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Qualified pardon

The Editor,

Pardon the Khmer Rouge leadership? There are more than two million reasons why

it should not be an unconditional option.

To dismiss the toll of the "killing fields" by virtue of a pardon for a

leadership figure would be to devalue the preciousness of life for the sake of cosmetic

political ends.

Reconciliation need not include the absence of justice; however, it appears that

over the past few months "democratization" has been conveniently redefined

to suit political aims, so it would come as no surprise that "justice",

as it pertains to its application to Khmer Rouge leaders of either faction, (Pol

Pot or Ieng Sary) would undergo redefinition.

Forgiveness is the prerogative of each individual and cannot be abrogated regardless

of the actions taken by institutions.

The Cambodian people were betrayed in the past when the world failed to recognize

the potential of the Khmer Rouge, and the results are still being discovered to this

day.

An unconditional pardon would render the work of the Cambodian Genocide Investigation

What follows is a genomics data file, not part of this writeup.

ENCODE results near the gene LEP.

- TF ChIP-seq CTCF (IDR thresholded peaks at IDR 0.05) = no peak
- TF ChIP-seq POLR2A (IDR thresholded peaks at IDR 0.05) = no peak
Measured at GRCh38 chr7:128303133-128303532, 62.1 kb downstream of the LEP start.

moot, or at the very least it would lead many to question why the effort was ever

undertaken if in the end, the leadership, the lords of genocide, even in cases of

obviously opportunistic repentance, were to be allowed to walk free in the countryside

that they once filled with the blood of innocents.

Indeed, would not a pardon circumnavigate justice and border on complicity? No doubt,

there are perhaps Khmer Rouge cadre who are remorseful and appalled at the work of

their own hands, they will forever be haunted, just as the survivors who suffered

at their hands will forever be carrying the visible and invisible wounds of Pol Pot's

madness.

Bringing Khmer Rouge leadership to justice does not necessarily mean pressing for

their eventual literal extermination that would be little more than revenge and any

satisfaction to be derived would be short-lived. It is perhaps better that the Khmer

Rouge Central Committee members be brought face-to-face with the destruction they

wrought, and then have penance apportioned.

What is the consensus of the Cambodian people on the issue? Not the consensus of

a governmental body, which may, or may not be the same as that of the people who

hold no government title, but what do the people in the market think, the rice farmer,

the cyclo driver, the veteran who gave an arm or leg as he fought to protect the

villagers in a northwestern province so that they could sleep one night without fear

of a return of the Khmer Rouge terror?

Hopefully, any decision on pardons will be made in the knowledge that the ramifications

may be inherently beneficial and not detrimental to Cambodia's recovery.

- Jim Yost, Texas.

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